There are some things in life that we can’t refrain from doing. When you text a crush and you see the reply bubble, you writhe with anticipation. When you drive by an accident and talk shit about all the people rubber necking, of course you gawk because traffic has slowed down anyways. When you buy a lottery ticket, you mental masturbate about what you would do if you won. When James Harden plays basketball, no matter how many times I’ve written him as the lede, I have to do it again because he keeps doing ridiculousness.
In 34 minutes! With a supporting cast of P. J. Tucker, Daniel House Jr., Nene Hilario, and Austin Rivers!! Harden had a usage rate of 57.5 last night!!! His true shooting percentage was 69.6!!!! Exclamation points are no longer sufficient to capture the essence of what he’s doing. You ever seen the movie Boomerang?
That’s where we’re at with Harden. He’s making it difficult for NBA defenses. He’s making it difficult for me not to write him as the lede every night. He’s making it difficult for us to even comprehend what he’s doing. Harden difficult indeed.
You are all pretty familiar with the reliable rookies this year and are playing them every night – Luka, Trae, JJJ, and crew. This week I’d like to showcase some of the other rookies who have considerably less hype and perhaps not any useful results yet either. Even mining the forgotten talents of the draft turns up some good players, which again speaks to the strength of this year’s class.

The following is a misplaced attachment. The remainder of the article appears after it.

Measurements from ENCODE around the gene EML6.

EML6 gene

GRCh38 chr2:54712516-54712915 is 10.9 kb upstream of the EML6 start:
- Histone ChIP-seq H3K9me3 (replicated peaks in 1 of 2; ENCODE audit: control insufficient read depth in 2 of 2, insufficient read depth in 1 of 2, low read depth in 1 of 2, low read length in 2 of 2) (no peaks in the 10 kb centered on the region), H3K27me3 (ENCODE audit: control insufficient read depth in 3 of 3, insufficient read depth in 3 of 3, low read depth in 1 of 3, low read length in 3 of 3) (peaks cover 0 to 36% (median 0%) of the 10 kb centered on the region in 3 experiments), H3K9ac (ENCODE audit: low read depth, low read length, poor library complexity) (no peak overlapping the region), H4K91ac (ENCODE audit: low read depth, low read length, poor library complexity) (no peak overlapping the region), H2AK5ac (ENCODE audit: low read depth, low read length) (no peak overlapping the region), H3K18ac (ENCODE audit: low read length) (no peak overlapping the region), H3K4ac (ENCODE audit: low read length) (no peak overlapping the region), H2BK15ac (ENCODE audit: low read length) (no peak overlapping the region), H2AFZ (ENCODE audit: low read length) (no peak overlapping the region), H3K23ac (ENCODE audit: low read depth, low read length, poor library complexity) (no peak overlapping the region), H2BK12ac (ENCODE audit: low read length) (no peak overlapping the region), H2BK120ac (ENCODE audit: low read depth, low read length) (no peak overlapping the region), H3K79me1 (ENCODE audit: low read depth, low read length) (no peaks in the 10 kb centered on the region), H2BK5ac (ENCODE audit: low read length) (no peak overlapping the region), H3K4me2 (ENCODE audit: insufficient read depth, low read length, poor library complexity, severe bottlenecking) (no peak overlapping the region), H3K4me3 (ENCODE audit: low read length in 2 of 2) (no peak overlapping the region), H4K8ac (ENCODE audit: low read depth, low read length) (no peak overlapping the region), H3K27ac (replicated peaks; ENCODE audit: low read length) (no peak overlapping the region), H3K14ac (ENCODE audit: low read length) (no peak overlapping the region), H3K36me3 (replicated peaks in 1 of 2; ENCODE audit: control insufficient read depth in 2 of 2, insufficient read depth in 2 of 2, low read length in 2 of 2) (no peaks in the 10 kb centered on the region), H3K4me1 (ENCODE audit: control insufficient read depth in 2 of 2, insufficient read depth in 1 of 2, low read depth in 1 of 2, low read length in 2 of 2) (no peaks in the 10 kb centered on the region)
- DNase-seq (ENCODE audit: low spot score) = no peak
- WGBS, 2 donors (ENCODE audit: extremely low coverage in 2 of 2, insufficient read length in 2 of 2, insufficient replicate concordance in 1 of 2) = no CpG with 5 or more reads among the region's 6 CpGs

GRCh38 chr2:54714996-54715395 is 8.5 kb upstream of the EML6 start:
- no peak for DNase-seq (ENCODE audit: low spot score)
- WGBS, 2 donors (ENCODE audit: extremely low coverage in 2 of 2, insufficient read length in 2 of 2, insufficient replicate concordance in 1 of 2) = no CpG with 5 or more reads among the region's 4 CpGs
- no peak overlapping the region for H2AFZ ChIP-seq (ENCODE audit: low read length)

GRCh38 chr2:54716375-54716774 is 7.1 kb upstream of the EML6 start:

The Utah Jazz provided the biggest surprise last season, taking advantage of a second half schedule that ranked as the easiest in the league to go on a remarkable run and finish as the 5th seed in the West. More importantly, they knocked out Russell Westbrook, Paul George, and Carmelo Anthony from the first round of the playoffs with their usual gritty, defense-first style. The emergence of Donovan Mitchell as a potential NBA star, vast improvements in the pick-and-roll chemistry between Ricky Rubio and Rudy Gobert, and a roster that has been carefully molded to fit the system lends for plenty of optimism for the Jazz to build on last season’s success. It won’t be easier, however, as a number of teams in the West improved in the offseason. With that said, there should be plenty in the tank for the Jazz to walk away from the regular season looking forward to playoff basketball once again.
Each NBA franchise participated in a handful of exhibition games designed to determine who will receive meaningful minutes when the games count, see which rookies have the moxie to handle the men they are trying to steal jobs from, figure out which two-way players will be relegated to the G-league, and ascertain whether preseason really deserves a hyphen or not. Coaches agonize over different rotations, who can play with who, what offensive sets might work, who is smart enough to make defensive decisions in the wink of an eye, and whose agent was lying when he said their player had been putting up 3,000 three pointers a day in an effort to improve their range. All this is done while those same coaches secretly plead in their inside brain, “Please God, don’t let anybody get hurt, sleep with another player’s girlfriend, or be swayed by their buddy from the 4th grade to think that they truly deserve 15 shots per game.” All of those could significantly change rotation plans, kill that elusive team chemistry, or generally cause chaos.